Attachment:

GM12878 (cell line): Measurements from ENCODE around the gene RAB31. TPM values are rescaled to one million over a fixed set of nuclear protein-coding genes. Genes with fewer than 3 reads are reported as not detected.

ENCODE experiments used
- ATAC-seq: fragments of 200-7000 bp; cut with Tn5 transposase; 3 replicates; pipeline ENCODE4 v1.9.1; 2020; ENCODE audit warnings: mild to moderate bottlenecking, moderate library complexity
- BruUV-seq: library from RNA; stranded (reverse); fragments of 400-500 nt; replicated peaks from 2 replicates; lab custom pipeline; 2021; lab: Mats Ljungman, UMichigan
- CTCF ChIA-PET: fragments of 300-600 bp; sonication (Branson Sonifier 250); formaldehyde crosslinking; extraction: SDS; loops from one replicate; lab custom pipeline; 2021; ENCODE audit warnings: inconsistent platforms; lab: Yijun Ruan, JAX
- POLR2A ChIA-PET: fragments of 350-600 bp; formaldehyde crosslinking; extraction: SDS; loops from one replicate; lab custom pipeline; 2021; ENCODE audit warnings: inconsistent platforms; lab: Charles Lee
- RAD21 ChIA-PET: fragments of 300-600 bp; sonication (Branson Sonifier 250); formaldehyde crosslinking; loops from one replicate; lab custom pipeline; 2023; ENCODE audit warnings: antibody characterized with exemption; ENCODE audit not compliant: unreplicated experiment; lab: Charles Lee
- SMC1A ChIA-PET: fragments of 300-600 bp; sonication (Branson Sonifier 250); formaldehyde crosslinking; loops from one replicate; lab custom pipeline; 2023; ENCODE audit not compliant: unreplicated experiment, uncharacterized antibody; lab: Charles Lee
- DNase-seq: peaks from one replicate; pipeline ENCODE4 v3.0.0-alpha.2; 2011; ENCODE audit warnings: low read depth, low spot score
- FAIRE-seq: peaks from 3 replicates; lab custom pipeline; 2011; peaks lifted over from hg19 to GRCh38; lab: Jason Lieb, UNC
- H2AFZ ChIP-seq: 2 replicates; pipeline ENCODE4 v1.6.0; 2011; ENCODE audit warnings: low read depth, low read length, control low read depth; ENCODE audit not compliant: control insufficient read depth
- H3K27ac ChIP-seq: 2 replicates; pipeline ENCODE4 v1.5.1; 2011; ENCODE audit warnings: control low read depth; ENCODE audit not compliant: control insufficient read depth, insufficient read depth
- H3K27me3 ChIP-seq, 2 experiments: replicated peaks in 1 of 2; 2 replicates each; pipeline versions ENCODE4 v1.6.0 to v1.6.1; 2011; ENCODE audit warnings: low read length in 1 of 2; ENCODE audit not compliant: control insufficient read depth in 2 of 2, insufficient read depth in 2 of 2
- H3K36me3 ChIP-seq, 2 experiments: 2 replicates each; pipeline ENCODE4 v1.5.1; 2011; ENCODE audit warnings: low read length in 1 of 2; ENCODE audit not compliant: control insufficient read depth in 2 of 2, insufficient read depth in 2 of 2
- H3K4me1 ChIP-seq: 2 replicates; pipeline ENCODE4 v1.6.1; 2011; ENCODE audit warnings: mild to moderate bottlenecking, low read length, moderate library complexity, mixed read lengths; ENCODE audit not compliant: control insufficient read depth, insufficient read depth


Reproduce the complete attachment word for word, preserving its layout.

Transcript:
GM12878 (cell line): Measurements from ENCODE around the gene RAB31. TPM values are rescaled to one million over a fixed set of nuclear protein-coding genes. Genes with fewer than 3 reads are reported as not detected.

ENCODE experiments used
- ATAC-seq: fragments of 200-7000 bp; cut with Tn5 transposase; 3 replicates; pipeline ENCODE4 v1.9.1; 2020; ENCODE audit warnings: mild to moderate bottlenecking, moderate library complexity
- BruUV-seq: library from RNA; stranded (reverse); fragments of 400-500 nt; replicated peaks from 2 replicates; lab custom pipeline; 2021; lab: Mats Ljungman, UMichigan
- CTCF ChIA-PET: fragments of 300-600 bp; sonication (Branson Sonifier 250); formaldehyde crosslinking; extraction: SDS; loops from one replicate; lab custom pipeline; 2021; ENCODE audit warnings: inconsistent platforms; lab: Yijun Ruan, JAX
- POLR2A ChIA-PET: fragments of 350-600 bp; formaldehyde crosslinking; extraction: SDS; loops from one replicate; lab custom pipeline; 2021; ENCODE audit warnings: inconsistent platforms; lab: Charles Lee
- RAD21 ChIA-PET: fragments of 300-600 bp; sonication (Branson Sonifier 250); formaldehyde crosslinking; loops from one replicate; lab custom pipeline; 2023; ENCODE audit warnings: antibody characterized with exemption; ENCODE audit not compliant: unreplicated experiment; lab: Charles Lee
- SMC1A ChIA-PET: fragments of 300-600 bp; sonication (Branson Sonifier 250); formaldehyde crosslinking; loops from one replicate; lab custom pipeline; 2023; ENCODE audit not compliant: unreplicated experiment, uncharacterized antibody; lab: Charles Lee
- DNase-seq: peaks from one replicate; pipeline ENCODE4 v3.0.0-alpha.2; 2011; ENCODE audit warnings: low read depth, low spot score
- FAIRE-seq: peaks from 3 replicates; lab custom pipeline; 2011; peaks lifted over from hg19 to GRCh38; lab: Jason Lieb, UNC
- H2AFZ ChIP-seq: 2 replicates; pipeline ENCODE4 v1.6.0; 2011; ENCODE audit warnings: low read depth, low read length, control low read depth; ENCODE audit not compliant: control insufficient read depth
- H3K27ac ChIP-seq: 2 replicates; pipeline ENCODE4 v1.5.1; 2011; ENCODE audit warnings: control low read depth; ENCODE audit not compliant: control insufficient read depth, insufficient read depth
- H3K27me3 ChIP-seq, 2 experiments: replicated peaks in 1 of 2; 2 replicates each; pipeline versions ENCODE4 v1.6.0 to v1.6.1; 2011; ENCODE audit warnings: low read length in 1 of 2; ENCODE audit not compliant: control insufficient read depth in 2 of 2, insufficient read depth in 2 of 2
- H3K36me3 ChIP-seq, 2 experiments: 2 replicates each; pipeline ENCODE4 v1.5.1; 2011; ENCODE audit warnings: low read length in 1 of 2; ENCODE audit not compliant: control insufficient read depth in 2 of 2, insufficient read depth in 2 of 2
- H3K4me1 ChIP-seq: 2 replicates; pipeline ENCODE4 v1.6.1; 2011; ENCODE audit warnings: mild to moderate bottlenecking, low read length, moderate library complexity, mixed read lengths; ENCODE audit not compliant: control insufficient read depth, insufficient read depth